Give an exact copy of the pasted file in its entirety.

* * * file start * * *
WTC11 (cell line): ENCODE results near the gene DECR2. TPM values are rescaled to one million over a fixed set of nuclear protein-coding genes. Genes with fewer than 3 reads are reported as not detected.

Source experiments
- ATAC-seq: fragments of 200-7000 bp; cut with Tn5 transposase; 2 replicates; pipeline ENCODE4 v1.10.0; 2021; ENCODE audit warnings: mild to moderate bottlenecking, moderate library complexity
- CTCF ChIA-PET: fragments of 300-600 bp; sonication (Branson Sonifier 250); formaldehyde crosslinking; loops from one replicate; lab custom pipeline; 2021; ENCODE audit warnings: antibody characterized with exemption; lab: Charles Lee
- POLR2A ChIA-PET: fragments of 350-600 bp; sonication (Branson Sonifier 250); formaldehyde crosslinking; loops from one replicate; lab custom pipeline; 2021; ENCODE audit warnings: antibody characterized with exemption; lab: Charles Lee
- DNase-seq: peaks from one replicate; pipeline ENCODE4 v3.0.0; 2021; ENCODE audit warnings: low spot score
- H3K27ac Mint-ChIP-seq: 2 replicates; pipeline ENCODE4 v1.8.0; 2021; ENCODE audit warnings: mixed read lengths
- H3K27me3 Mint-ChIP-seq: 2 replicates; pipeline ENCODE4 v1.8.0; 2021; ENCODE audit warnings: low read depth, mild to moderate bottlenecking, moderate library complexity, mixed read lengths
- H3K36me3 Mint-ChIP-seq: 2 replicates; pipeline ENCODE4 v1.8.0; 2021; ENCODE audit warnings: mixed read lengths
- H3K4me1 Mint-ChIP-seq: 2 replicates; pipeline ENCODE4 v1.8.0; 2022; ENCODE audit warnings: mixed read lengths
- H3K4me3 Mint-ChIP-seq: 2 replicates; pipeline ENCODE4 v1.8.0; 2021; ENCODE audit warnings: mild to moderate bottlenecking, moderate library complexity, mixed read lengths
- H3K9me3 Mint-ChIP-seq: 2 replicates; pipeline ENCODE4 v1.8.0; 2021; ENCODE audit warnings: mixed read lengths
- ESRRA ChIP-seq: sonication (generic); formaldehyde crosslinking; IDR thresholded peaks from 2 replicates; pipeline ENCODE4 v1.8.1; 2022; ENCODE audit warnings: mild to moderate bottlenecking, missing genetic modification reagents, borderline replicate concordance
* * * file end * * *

WTC11 (cell line): ENCODE results near the gene DECR2. TPM values are rescaled to one million over a fixed set of nuclear protein-coding genes. Genes with fewer than 3 reads are reported as not detected.

Source experiments
- ATAC-seq: fragments of 200-7000 bp; cut with Tn5 transposase; 2 replicates; pipeline ENCODE4 v1.10.0; 2021; ENCODE audit warnings: mild to moderate bottlenecking, moderate library complexity
- CTCF ChIA-PET: fragments of 300-600 bp; sonication (Branson Sonifier 250); formaldehyde crosslinking; loops from one replicate; lab custom pipeline; 2021; ENCODE audit warnings: antibody characterized with exemption; lab: Charles Lee
- POLR2A ChIA-PET: fragments of 350-600 bp; sonication (Branson Sonifier 250); formaldehyde crosslinking; loops from one replicate; lab custom pipeline; 2021; ENCODE audit warnings: antibody characterized with exemption; lab: Charles Lee
- DNase-seq: peaks from one replicate; pipeline ENCODE4 v3.0.0; 2021; ENCODE audit warnings: low spot score
- H3K27ac Mint-ChIP-seq: 2 replicates; pipeline ENCODE4 v1.8.0; 2021; ENCODE audit warnings: mixed read lengths
- H3K27me3 Mint-ChIP-seq: 2 replicates; pipeline ENCODE4 v1.8.0; 2021; ENCODE audit warnings: low read depth, mild to moderate bottlenecking, moderate library complexity, mixed read lengths
- H3K36me3 Mint-ChIP-seq: 2 replicates; pipeline ENCODE4 v1.8.0; 2021; ENCODE audit warnings: mixed read lengths
- H3K4me1 Mint-ChIP-seq: 2 replicates; pipeline ENCODE4 v1.8.0; 2022; ENCODE audit warnings: mixed read lengths
- H3K4me3 Mint-ChIP-seq: 2 replicates; pipeline ENCODE4 v1.8.0; 2021; ENCODE audit warnings: mild to moderate bottlenecking, moderate library complexity, mixed read lengths
- H3K9me3 Mint-ChIP-seq: 2 replicates; pipeline ENCODE4 v1.8.0; 2021; ENCODE audit warnings: mixed read lengths
- ESRRA ChIP-seq: sonication (generic); formaldehyde crosslinking; IDR thresholded peaks from 2 replicates; pipeline ENCODE4 v1.8.1; 2022; ENCODE audit warnings: mild to moderate bottlenecking, missing genetic modification reagents, borderline replicate concordance